Black Sabbath was recorded on a budget of £600 in just three days at the Trident Studios. Who can forget the impact it made when it appeared? The cover perfectly captured the macabre darkness of the band’s music. Taken at Mapledurham Watermill in Oxfordshire it showed a caped female figure staring ghost like at the camera. Released on Vertigo on Friday the 13th in February of 1970, the album was a landmark in rock history.
The interior artwork depicated a controversial inverted cross, soon to become the symbol of Black Sabbath. It wasn't until the first time the needle dropped though that the full impact was felt. Anyone around at the time who heard the opening bars of the album will never forget the shock of that first play. The titular opening track made its entrance with thunder, a sinister tolling bell, a thundering Iommi doom riff, and the now trademark Ozzy screams. Black Sabbath had arrived and the world was never quite the same again.
Most of the lyrics were written by Geezer Butler who tapped heavily into the dark imagery of the occult, fantasy, and black magic. Ozzy made his distinctive entrance singing, "What is this that stands before me?/A figure in black which points at me." When Ozzy added his desperate screams of the whole thing created a sinister, nightmarish, and unforgettable impression. Quite simply it scared the shit out of me.
As a statement of evil intent it worked magnificently. The Satanic images caused all sorts of problems for the band who found themselves the focal point for some weird cults around the world, a position that they tried to distance themselves from despite the themes present in the music.
"The Wizard" arrives dramatically with Ozzy’s harmonica. It was to be the bands first single released in December 1969. “Behind The Wall Of Sleep,” apparently inspired by H.P. Lovecraft's story of the same name, maintains the sinister atmosphere. All the now-familiar sounds are there: Iommi’s incredible riffs, Butler's powerful bass, Ward’s crash-heavy drumming, and Ozzy’s unmistable voice.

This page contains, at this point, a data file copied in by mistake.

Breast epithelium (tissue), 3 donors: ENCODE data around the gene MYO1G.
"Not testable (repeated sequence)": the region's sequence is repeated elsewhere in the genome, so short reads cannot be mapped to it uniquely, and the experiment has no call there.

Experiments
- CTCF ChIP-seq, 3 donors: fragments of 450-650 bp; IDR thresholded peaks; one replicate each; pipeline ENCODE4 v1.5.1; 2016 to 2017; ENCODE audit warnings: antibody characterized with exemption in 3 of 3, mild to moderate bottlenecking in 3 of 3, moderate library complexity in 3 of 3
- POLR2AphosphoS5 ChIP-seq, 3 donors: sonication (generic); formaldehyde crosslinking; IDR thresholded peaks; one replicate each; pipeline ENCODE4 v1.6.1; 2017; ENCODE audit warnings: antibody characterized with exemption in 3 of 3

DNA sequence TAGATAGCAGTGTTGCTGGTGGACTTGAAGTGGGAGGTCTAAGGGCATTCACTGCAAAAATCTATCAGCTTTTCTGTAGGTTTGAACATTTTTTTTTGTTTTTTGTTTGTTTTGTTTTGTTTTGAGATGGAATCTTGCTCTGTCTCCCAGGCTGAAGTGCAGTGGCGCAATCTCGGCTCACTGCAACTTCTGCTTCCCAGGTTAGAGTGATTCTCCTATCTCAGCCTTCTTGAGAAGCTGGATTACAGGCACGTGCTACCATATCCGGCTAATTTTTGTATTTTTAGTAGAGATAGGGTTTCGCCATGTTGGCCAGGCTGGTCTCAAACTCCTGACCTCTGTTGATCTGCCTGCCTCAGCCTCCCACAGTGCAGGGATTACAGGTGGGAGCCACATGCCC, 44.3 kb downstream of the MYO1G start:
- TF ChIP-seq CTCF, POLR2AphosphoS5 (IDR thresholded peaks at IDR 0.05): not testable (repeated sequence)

“N.I.B.” rounds off side one. Written from the perspective of Lucifer, the track that prompted much discussion over the title's meaning. "Nativity in Black" was often suggested by fans but later dismissed by the band who claim the inspiration came from Ward's nib-like goatee at the time. Opening with Butler's bass and another sinister Iommi riff it ends the side with more darkness than anything that had gone before.
Lengthy covers of The Crows' "Evil Woman" and Aynsley Dunbar's "Warning" are both given the full Sabbath treatment on the second side of the UK release. Sandwiched between was “Sleeping Village” which features Butler's bass prominently and a superb Tony Iommi solo break. It was a stunning first album and blazed the trail for their sophomore release, Paranoid.
Black Sabbath, sits right at the top of the list of albums that literally created heavy rock. Despite some bemused reviews at the time, Black Sabbath set a new course in rock history and remains one of the most dramatic of all debuts. If anyone out there thinks that Ozzy Osbourne is merely a television personality trying to hold together not only his interesting family, but also himself, they should get themselves a copy of this album and imagine the shock that its appearance created back in 1969. Ozzy isn’t called the "Prince Of Darkness" for nothing.
So with this brief look back into the very beginnings of one of rocks heaviest ever bands, let's wish him a happy birthday and congratulate him on reaching the grand old age of sixty. A truly remarkable achievement amid a truly remarkable career. Thanks, Ozzy.Powered by Sidelines